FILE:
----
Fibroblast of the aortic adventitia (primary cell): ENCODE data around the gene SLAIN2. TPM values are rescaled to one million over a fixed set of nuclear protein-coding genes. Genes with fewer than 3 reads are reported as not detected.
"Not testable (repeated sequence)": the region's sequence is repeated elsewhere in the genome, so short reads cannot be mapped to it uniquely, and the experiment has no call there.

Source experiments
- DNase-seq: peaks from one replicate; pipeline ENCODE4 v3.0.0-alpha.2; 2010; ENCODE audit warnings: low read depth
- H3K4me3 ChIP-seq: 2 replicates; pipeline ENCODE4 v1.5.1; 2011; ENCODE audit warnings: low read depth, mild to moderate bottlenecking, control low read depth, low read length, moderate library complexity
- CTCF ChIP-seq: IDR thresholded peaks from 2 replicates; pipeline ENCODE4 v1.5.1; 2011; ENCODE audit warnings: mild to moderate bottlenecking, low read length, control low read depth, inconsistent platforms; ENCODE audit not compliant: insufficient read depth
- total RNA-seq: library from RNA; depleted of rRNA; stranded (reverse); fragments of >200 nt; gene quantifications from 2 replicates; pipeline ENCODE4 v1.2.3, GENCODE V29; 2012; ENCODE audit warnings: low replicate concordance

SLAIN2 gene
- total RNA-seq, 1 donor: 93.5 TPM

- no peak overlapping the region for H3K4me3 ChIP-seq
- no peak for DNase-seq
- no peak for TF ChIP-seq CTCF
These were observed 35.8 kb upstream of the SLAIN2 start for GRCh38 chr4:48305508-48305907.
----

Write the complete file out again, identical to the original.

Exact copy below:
Fibroblast of the aortic adventitia (primary cell): ENCODE data around the gene SLAIN2. TPM values are rescaled to one million over a fixed set of nuclear protein-coding genes. Genes with fewer than 3 reads are reported as not detected.
"Not testable (repeated sequence)": the region's sequence is repeated elsewhere in the genome, so short reads cannot be mapped to it uniquely, and the experiment has no call there.

Source experiments
- DNase-seq: peaks from one replicate; pipeline ENCODE4 v3.0.0-alpha.2; 2010; ENCODE audit warnings: low read depth
- H3K4me3 ChIP-seq: 2 replicates; pipeline ENCODE4 v1.5.1; 2011; ENCODE audit warnings: low read depth, mild to moderate bottlenecking, control low read depth, low read length, moderate library complexity
- CTCF ChIP-seq: IDR thresholded peaks from 2 replicates; pipeline ENCODE4 v1.5.1; 2011; ENCODE audit warnings: mild to moderate bottlenecking, low read length, control low read depth, inconsistent platforms; ENCODE audit not compliant: insufficient read depth
- total RNA-seq: library from RNA; depleted of rRNA; stranded (reverse); fragments of >200 nt; gene quantifications from 2 replicates; pipeline ENCODE4 v1.2.3, GENCODE V29; 2012; ENCODE audit warnings: low replicate concordance

SLAIN2 gene
- total RNA-seq, 1 donor: 93.5 TPM

- no peak overlapping the region for H3K4me3 ChIP-seq
- no peak for DNase-seq
- no peak for TF ChIP-seq CTCF
These were observed 35.8 kb upstream of the SLAIN2 start for GRCh38 chr4:48305508-48305907.